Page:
Speaking of which, let's take a look at the image quality and resolution choices available on the S414:

Quality Resolution Approx. File Size Images on 16MB card
TIFF 2272 x 1704 12 MB 1
1600 x 1200 5.7 MB 2
1280 x 960 3.7 MB 3
640 x 480 1.0 MB 13
Fine 2272 x 1704 2.0 MB 6
1600 x 1200 1.0 MB 12
1280 x 960 720 KB 17
640 x 480 320 KB 34
Standard 2272 x 1704 1.2 MB 11
1600 x 1200 650 KB 19
1280 x 960 460 KB 26
640 x 480 240 KB 42
Economy 2272 x 1704 750 KB 17
1600 x 1200 430 KB 27
1280 x 960 330 KB 33
640 x 480 190 KB 48

See why I recommended a larger memory card?

Files are named using a simple convention: PICT####.JPG, where # = 0001 - 9999. The numbering is maintained as you erase and replace memory cards.

Let's look at the menu system now.

The S414 has the same menu system as other Minolta cameras. It's not pretty, but it gets the job done. Most of the items below are only available in the multi-recording mode. Here goes:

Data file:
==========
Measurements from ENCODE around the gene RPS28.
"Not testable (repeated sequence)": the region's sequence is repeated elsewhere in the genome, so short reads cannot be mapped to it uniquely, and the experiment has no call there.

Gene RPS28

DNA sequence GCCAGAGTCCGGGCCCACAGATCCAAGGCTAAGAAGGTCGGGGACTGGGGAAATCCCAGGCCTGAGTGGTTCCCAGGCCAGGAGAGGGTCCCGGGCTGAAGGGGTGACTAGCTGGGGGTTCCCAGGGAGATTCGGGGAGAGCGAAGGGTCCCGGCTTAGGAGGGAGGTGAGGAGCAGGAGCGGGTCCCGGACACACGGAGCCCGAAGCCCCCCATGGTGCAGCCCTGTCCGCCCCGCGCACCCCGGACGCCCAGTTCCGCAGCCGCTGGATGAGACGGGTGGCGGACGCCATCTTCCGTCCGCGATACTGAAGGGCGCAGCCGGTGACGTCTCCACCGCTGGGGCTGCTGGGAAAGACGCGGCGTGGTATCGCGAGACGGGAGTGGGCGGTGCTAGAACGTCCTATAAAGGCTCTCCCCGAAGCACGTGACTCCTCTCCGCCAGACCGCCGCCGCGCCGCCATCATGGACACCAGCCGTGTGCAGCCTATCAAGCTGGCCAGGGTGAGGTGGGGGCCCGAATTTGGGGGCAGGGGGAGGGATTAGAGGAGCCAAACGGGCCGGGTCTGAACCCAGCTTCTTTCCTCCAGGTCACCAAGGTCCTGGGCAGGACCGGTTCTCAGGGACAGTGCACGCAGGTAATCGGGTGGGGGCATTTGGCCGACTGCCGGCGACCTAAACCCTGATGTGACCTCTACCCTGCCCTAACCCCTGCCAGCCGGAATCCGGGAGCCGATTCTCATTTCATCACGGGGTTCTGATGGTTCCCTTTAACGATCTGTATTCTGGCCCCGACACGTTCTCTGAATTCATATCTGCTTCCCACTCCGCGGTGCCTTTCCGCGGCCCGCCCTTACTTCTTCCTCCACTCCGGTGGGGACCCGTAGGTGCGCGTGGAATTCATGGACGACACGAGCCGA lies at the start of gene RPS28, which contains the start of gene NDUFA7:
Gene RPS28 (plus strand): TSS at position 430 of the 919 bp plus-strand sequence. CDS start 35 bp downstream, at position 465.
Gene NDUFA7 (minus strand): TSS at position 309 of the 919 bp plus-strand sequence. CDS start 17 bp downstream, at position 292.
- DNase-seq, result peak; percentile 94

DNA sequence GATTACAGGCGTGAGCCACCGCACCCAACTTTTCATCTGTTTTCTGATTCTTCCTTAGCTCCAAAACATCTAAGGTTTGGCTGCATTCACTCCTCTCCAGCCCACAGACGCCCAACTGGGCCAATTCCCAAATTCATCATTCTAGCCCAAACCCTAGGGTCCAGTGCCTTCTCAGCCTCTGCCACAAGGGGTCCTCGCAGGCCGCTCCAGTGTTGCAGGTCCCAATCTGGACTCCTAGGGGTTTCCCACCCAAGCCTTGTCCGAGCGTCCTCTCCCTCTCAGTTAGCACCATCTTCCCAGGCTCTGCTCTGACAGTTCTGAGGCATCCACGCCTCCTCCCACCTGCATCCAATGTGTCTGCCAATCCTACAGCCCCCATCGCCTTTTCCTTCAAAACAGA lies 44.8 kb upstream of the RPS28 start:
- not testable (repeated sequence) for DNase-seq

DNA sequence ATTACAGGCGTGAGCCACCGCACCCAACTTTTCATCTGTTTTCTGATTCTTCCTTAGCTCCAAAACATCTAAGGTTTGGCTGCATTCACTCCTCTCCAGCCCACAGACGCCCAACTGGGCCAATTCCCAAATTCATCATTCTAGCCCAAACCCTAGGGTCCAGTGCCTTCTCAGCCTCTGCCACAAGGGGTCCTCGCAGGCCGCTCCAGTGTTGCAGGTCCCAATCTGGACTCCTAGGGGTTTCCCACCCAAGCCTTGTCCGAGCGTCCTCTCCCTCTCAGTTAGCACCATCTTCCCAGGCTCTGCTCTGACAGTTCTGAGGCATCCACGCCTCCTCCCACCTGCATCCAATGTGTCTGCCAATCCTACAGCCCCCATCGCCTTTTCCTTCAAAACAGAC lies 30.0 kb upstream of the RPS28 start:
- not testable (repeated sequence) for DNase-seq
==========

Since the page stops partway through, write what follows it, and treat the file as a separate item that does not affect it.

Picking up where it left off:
• Basic Settings
    • Exposure Mode
      • Program - Camera picks shutter speed and aperture
      • Aperture priority - You pick aperture (range of F3.0 - F8.0), camera picks appropriate shutter speed
      • Full manual - You select both shutter speed and aperture. Shutter speed range of 4 - 1/1000 sec, with 15 sec bulb mode available. ISO is locked at 100.
    • Image size (2272 x 1704, 1600 x 1200, 1280 x 960, 640 x 480)
    • Quality (TIFF, Fine, Standard, Economy)
    • White balance (Custom, auto, daylight, cloudy, tungsten, fluorescent)
    • Focus mode (AF, MF) - more below
    • Camera sensitivity [ISO] (Auto, 64, 100, 200, 400)
  • Custom Settings 1
    • Full-Time AF (on/off) - whether or not the camera is always focusing
    • Metering mode (Multi-segment, spot)
    • Exposure bracketing (1.0, 0.5, 0.3EV)
    • Digital zoom (on/off)
    • Instant playback (Off, 2, 10 sec)
  • Custom Settings 2
    • Color mode (Vivid color, natural color, black and white, sepia, solarization)
    • Sharpness (Hard, normal, soft)
    • Contrast (High, normal, low)
    • Filter (Warm, off, cool)
    • Voice memo (on/off) - turns on ability to attach 5 or 15 second sound clips to photos
    • Date imprinting (on/off)

Strangely enough, the S414 has fewer controls the than DiMAGE F300, which was introduced at the same time. There is no shutter priority mode, no center-weighted metering, and no control over flash strength.